Mark Penn declared today that Barack Obama "really can't win the general [election]." Of course, it's silly to say that Obama or Clinton "can't" win the general. There's not even good evidence to suggest that Obama is less likely than Clinton to win the general. Currently, the RCP poll average has both defeating John McCain by an average of 1.5%. Before the last couple weeks, when McCain and Clinton have both been making mutually-reinforcing attacks on Obama nearly every day, Obama was running well ahead of Clinton in those head-to-head matchups.
Both Obama and Clinton have significant drawbacks as general election candidates. I think Obama's potential -- that is, in situations when a high-profile Democrats is not reinforcing the GOP message every night -- is much greater than Clinton's The basic fundamentals are best captured by the Gallup Poll's favorable/unfavorable rating, which is the basic measure of a politician's popularity, for Clinton and Obama. Here's Clinton:
That's an enormous difference -- a thirty-point gap. Obama has plenty of flaws as a general election candidate, but they're not as deeply-rooted as Clinton's.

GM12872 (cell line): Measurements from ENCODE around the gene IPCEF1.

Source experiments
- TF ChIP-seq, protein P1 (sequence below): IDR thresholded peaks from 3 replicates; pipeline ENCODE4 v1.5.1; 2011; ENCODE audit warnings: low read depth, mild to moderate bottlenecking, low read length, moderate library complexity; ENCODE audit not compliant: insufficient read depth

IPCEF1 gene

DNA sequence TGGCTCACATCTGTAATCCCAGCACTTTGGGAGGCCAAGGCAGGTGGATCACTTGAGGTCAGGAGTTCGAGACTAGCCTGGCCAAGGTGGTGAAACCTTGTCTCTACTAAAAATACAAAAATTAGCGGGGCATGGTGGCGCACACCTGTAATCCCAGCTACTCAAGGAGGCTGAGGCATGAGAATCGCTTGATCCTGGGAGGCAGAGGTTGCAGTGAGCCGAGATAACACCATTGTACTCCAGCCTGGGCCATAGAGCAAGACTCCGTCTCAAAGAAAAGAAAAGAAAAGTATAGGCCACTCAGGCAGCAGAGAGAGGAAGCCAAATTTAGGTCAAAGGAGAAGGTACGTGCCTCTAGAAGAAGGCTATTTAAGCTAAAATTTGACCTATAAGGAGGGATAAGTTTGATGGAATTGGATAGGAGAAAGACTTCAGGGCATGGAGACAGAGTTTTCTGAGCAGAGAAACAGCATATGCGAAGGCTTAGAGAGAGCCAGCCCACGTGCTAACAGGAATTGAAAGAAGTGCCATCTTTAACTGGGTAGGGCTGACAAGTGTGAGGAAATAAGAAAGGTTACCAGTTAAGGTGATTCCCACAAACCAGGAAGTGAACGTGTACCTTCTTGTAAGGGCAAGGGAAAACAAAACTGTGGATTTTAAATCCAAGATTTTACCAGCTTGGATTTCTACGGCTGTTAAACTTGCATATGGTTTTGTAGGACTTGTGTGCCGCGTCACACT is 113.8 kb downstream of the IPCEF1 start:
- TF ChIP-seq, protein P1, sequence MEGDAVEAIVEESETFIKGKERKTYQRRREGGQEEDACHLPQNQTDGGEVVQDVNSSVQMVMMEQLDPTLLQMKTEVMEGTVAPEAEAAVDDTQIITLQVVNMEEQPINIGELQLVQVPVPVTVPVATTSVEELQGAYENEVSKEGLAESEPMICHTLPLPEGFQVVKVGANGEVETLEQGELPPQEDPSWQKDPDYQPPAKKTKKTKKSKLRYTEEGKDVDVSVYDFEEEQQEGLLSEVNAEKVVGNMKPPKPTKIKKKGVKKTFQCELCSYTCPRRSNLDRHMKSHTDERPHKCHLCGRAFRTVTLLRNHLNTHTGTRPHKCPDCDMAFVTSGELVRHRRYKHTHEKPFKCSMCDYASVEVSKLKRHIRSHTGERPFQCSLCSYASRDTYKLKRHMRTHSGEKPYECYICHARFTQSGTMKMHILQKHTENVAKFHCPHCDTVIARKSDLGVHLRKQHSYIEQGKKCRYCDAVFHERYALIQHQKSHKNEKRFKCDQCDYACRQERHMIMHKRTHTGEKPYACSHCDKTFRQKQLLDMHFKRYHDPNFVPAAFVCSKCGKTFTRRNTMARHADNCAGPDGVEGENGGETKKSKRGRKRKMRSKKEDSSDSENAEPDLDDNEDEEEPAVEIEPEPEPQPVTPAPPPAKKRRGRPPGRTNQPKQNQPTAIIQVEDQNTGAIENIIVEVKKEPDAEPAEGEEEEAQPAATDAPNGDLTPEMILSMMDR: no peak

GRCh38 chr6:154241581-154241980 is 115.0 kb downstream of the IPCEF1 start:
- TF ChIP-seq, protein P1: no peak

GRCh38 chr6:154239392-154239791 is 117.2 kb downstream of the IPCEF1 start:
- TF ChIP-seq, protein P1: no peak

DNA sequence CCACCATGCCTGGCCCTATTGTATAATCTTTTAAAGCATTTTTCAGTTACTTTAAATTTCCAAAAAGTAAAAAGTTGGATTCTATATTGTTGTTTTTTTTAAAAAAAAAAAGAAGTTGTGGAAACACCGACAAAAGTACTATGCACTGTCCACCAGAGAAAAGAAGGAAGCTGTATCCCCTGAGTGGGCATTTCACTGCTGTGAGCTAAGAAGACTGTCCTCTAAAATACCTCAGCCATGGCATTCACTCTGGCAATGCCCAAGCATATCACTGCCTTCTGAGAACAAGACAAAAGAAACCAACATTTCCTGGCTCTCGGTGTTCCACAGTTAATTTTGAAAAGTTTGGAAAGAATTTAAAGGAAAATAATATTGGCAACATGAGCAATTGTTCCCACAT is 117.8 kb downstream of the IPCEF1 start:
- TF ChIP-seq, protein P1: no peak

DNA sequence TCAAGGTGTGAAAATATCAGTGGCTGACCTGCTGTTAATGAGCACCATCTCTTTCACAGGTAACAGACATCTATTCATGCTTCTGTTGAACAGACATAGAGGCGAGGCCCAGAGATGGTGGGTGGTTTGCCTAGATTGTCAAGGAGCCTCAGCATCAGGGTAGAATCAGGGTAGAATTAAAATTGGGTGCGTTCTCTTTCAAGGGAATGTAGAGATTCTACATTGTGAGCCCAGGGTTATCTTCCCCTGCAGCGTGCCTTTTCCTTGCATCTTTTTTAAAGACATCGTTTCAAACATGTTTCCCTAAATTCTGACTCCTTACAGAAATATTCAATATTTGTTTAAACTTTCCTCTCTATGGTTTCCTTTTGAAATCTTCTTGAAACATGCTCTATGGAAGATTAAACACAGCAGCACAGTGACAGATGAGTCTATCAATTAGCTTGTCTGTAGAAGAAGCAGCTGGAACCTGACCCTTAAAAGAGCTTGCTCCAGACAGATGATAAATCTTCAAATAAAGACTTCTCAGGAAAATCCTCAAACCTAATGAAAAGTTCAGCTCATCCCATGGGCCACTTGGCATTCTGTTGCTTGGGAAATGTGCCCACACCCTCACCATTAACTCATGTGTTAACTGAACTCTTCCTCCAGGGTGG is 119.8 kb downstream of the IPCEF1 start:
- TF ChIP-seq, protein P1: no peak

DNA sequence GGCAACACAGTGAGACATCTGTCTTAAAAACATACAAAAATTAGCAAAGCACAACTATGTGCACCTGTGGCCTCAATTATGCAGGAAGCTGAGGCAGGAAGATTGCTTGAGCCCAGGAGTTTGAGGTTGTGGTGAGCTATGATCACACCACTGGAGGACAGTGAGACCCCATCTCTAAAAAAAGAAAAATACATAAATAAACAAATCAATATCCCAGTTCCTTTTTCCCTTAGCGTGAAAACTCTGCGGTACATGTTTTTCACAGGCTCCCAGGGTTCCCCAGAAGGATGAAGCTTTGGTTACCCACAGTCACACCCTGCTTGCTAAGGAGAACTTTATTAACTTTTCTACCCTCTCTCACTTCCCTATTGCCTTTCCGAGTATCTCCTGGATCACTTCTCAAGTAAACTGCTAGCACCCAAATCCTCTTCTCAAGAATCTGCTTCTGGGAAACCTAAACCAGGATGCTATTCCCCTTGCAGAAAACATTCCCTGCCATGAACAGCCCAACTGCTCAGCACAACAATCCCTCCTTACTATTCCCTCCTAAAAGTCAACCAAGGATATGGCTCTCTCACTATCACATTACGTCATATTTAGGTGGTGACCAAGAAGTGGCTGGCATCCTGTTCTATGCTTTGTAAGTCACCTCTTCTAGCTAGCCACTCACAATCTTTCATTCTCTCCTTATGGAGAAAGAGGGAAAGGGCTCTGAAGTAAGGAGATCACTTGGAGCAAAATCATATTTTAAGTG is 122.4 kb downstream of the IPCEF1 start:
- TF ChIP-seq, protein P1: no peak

As I said, Obama was running well ahead of Clinton in head-to-head matchups a few weeks ago, and now they're tied. After several more weeks of Clinton reinforcing McCain's message against Obama, Clinton will probably be performing better than Obama against McCain. This is the point I made in my TRB column. She needs to convince the remaining uncommitted superdelegates to split for her by about a 2-to-1 margin. The only way she can get a split like that is if she can persuasively argue that Obama is unelectable. And the only way she can do that is to make him unelectable. Some people have treated this as an unfortunate byproduct of Clinton's decision to continue her campaign. It's actually a central element of the strategy. Penn is already saying he's unelectable. It's not true, but by the time the convention rolls around, it may well be.